12. 12. 1. Lean - highly efficient, using fewer input resources in production through better engineering and through production processes that rely on low inventories and result in less waste. 2. Agile - fit for time-based competition. Both the new product design and order fulfillment are drastically shortened. Structure of Manufacturing Information Systems Information technology must play a vital role in the design and manufacturing processes. Manufacturing information systems are among the most difficult both to develop and to implement. TPSs are embedded in the production process or in other company processes. The data provided by the transaction processing systems are used by management support subsystems, which are tightly integrated and interdependent. Manufacturing information subsystems include: a. Product design and engineering b. Product scheduling c. Quality control d. Facilities planning, production costing, logistics and inventory subsystems Product Designand Engineering Product design and engineering are widely supported today by computer-aided design (CAD) and computer-aided engineering (CAE) systems. CAD systems assist the designer with automatic calculations and display of surfaces while storing the design information in databases. The produced designs are subject to processing with CAE systems to ensure their quality, safety, manufacturability, and cost-effectiveness. CAD/CAE systems increasingly eliminate paperwork from the design process, while speeding up the process itself. As well, the combined techniques of CAD/CAE and rapid prototyping cut time to market. Product Scheduling Production scheduling is the heart of the manufacturing information system. This complex subsystem has to ensure that an appropriate combination of human, machinery, and material resources will be provided at an appropriate time in order to manufacture the goods. Production scheduling and the ancillary processes are today frequently controlled with a manufacturing resource planning system as the main informational tool. This elaborate software converts the sales forecast for the plants products into a detailed production plan and further into a master schedule of production.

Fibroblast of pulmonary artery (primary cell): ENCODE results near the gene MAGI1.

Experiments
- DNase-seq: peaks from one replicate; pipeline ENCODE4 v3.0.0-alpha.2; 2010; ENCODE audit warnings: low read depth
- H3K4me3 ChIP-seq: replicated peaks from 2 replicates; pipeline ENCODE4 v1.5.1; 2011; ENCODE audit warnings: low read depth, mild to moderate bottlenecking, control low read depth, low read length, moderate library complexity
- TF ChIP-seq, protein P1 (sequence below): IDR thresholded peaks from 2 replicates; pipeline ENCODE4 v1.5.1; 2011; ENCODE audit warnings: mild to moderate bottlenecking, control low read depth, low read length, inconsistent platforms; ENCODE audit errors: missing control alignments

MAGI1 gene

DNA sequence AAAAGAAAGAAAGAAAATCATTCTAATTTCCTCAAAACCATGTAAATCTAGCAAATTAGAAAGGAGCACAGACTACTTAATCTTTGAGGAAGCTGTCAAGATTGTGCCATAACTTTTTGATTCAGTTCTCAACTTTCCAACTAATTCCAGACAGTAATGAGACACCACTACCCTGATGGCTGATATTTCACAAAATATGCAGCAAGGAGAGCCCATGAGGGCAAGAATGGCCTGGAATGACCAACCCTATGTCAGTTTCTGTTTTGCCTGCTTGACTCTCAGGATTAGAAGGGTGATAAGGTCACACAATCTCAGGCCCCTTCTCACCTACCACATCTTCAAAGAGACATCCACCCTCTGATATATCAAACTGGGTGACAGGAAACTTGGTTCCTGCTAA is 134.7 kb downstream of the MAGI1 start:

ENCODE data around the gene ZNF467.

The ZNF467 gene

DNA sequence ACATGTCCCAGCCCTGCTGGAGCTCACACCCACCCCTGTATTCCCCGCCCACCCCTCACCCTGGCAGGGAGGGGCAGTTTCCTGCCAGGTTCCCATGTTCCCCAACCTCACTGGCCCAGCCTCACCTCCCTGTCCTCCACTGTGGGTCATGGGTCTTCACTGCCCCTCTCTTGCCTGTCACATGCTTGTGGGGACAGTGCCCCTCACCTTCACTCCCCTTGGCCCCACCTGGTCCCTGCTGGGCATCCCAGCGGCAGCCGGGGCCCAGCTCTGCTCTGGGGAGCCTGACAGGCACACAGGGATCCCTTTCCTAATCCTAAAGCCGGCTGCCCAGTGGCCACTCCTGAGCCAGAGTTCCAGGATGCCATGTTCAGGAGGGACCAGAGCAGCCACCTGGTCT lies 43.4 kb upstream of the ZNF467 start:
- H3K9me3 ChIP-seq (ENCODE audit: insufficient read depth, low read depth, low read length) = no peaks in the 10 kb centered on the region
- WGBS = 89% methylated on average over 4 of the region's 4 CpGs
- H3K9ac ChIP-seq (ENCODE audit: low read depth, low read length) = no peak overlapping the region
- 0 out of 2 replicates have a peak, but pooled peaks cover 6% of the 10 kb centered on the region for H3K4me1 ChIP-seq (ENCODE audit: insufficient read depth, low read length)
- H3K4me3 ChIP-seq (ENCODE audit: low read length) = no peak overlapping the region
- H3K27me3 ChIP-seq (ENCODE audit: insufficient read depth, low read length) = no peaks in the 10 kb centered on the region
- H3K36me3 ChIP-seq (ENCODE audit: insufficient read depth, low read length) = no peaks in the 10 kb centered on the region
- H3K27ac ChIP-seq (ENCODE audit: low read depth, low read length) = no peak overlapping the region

13. 13. Computer integrated manufacturing (CIM): It is a strategy through which a manufacturer takes control of the entire manufacturing process. The process starts with CAD and CAE and continues on the factory floor where robots and numerically controlled machinery are installed - and thus computer-aided manufacturing (CAM) is implemented. Quality Control The quality control subsystem of a manufacturing information system relies on the data collected on the shop floor by the sensors embedded in the process control systems. Total quality management (TQM) is a management technique for continuously improving the performance of all members and units of a firm to ensure customer satisfaction. 3. Accounting and Finance The financial function of the enterprise consists in taking stock of the flows of money and other assets into and out of an organization, ensuring that its available resources are properly used and that the organization is financially fit. The components of the accounting system include: a) Accounts receivable records b) Accounts payable records c) Payroll records d) Inventory control records e) General ledgers Financial information systems rely on external sources, such as on-line databases and custom produced reports, particularly in the areas of financial forecasting and funds management. The essential functions that financial information systems perform include: 3.1. Financial forecasting and planning 3.2. Financial control 3.3. Funds management 3.4. Internal auditing 3.1 Financial Forecasting Financial forecasting is the process of predicting the inflows of funds into the company and the outflows of funds from it for a long term into the future. Outflows of funds must be balanced over the long term with the inflows. With the globalization of business, the function of financial